‘We as a nation have failed to honour you, and that is a problem.’ – John du Pont
- Do you agree that America has ‘failed to honour’ Mark’s achievements as a wrestler? Were you surprised by the financial circumstances of an Olympic champion? Does society owe anything to those – such as athletes, artists, or service-people – who achieve things for their country at the cost of their own financial security, and who risk being forgotten later in life?
‘I’m a little concerned that there are some psychological issues we need to take care of.’ – John du Pont
- What clues are we given as to the ‘psychological issues’ which ultimately motivate du Pont to commit murder? What is the significance of his relationship with his mother? How has his perception of the world, and of himself, been warped by his extreme wealth and privilege?
‘I don’t see him as a monster. He’s someone who was suffering from mental illness and did something terrible. He was a very sad, damaged human being.’ – Actor Steve Carrell
- To what extent, if at all, does the film encourage us to feel sorry for John du Pont? Is it significant that the film does not explicitly mention the mental illness with which du Pont was diagnosed during his trial? What principles should guide our thinking when addressing questions of mental illness and moral culpability?
‘A coach is a father, a coach is a mentor, a coach has great power.’ – John du Pont
- What moral responsibility do sports coaches, and others in similar positions of influence, have for their charges? What might the ‘great power’ which du Pont describes look like, and how should it be exercised? Do you think that Dave exercises this power responsibly with Mark, and why or why not?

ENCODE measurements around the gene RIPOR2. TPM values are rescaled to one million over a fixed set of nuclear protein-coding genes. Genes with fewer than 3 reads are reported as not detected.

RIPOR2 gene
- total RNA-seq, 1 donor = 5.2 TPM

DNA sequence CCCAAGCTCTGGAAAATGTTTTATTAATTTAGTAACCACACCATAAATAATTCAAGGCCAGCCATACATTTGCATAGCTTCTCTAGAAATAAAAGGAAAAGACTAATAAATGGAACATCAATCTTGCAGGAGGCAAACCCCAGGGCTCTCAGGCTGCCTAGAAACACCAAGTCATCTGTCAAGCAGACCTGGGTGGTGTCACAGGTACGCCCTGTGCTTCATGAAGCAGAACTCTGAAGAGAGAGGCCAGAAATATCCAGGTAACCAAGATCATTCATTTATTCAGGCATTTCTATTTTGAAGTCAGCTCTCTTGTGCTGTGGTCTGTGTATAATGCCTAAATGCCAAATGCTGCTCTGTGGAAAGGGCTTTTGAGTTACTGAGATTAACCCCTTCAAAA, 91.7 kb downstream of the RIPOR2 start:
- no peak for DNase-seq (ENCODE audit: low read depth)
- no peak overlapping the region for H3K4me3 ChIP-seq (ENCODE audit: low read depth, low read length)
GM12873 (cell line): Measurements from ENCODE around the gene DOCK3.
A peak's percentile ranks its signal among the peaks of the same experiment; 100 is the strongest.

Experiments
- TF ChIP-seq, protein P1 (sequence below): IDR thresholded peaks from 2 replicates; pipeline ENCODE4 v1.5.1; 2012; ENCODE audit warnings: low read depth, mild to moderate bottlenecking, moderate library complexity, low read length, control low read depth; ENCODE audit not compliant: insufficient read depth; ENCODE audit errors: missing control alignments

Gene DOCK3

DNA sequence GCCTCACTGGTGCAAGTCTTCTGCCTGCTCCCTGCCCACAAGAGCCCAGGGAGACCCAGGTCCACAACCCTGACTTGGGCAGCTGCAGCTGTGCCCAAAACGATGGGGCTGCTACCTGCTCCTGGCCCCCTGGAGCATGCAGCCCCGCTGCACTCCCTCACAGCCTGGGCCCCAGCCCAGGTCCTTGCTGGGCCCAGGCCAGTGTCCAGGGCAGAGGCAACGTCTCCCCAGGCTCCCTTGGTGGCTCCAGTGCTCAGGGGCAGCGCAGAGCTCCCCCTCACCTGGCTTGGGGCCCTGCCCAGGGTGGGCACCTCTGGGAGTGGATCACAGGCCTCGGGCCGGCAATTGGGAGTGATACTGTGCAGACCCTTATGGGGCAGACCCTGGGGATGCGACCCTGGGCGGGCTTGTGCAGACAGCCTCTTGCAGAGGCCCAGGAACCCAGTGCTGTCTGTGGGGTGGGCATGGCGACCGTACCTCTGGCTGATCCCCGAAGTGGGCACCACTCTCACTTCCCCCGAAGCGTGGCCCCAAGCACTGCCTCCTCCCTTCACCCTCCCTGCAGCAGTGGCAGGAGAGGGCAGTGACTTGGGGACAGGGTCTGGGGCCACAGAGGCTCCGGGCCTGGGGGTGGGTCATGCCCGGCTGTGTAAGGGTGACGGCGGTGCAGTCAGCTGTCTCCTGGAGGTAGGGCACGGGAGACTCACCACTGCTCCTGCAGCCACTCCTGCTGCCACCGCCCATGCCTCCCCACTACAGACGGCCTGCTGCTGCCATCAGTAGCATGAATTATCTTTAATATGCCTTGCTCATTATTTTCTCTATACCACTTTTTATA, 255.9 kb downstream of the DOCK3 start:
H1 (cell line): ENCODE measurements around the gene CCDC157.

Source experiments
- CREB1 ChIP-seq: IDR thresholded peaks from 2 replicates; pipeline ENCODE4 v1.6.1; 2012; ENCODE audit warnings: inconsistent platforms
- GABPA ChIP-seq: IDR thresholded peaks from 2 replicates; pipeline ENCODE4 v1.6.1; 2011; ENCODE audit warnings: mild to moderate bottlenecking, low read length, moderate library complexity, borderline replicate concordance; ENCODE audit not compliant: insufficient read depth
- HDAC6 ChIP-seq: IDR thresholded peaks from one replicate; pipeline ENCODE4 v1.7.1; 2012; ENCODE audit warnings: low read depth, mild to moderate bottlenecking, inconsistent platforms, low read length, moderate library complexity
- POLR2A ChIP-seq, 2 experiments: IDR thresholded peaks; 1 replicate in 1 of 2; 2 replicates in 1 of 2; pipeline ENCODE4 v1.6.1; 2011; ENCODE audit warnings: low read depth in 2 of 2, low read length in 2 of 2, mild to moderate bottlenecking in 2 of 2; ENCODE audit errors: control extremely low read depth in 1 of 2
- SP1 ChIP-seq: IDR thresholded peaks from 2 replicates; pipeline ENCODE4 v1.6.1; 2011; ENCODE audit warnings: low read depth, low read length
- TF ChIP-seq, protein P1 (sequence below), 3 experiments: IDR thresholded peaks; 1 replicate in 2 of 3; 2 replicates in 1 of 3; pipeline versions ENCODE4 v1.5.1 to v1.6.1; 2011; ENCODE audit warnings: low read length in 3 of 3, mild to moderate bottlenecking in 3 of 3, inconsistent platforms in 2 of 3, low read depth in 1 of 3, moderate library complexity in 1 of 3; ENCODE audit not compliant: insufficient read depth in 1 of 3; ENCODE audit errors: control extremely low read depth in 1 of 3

- The real Mark Schultz made critical comments about the finished film, claiming that it twisted the truth. What moral responsibility do filmmakers have when making films about real people – especially living people? Does a film ‘based on a true story’ need to be faithful to the real events in order to be responsible, or to be truthful? What impact, if any, does Schultz’s reaction have on your view of Foxcatcher?
‘There was something about the story – or perhaps something beneath the story – that wasn’t strange at all. In fact, the opposite.’ – Director Bennett Miller
- What do you think the director means by this statement, and do you agree with him? In what sense might the darkness on display in Foxcatcher – loneliness, emotional damage, mental illness, violence – be an ‘ordinary’ part of the human condition?
‘We caught the fox, didn’t we? This is the fox.’ – John du Pont
- What is each of the characters ultimately chasing after, and why does this pursuit have tragic consequences? What emotional or spiritual needs do John du Pont and Mark Schultz try to compensate for through sporting glory, and through their relationship? Is it possible to pursue our deepest needs without destructive consequences?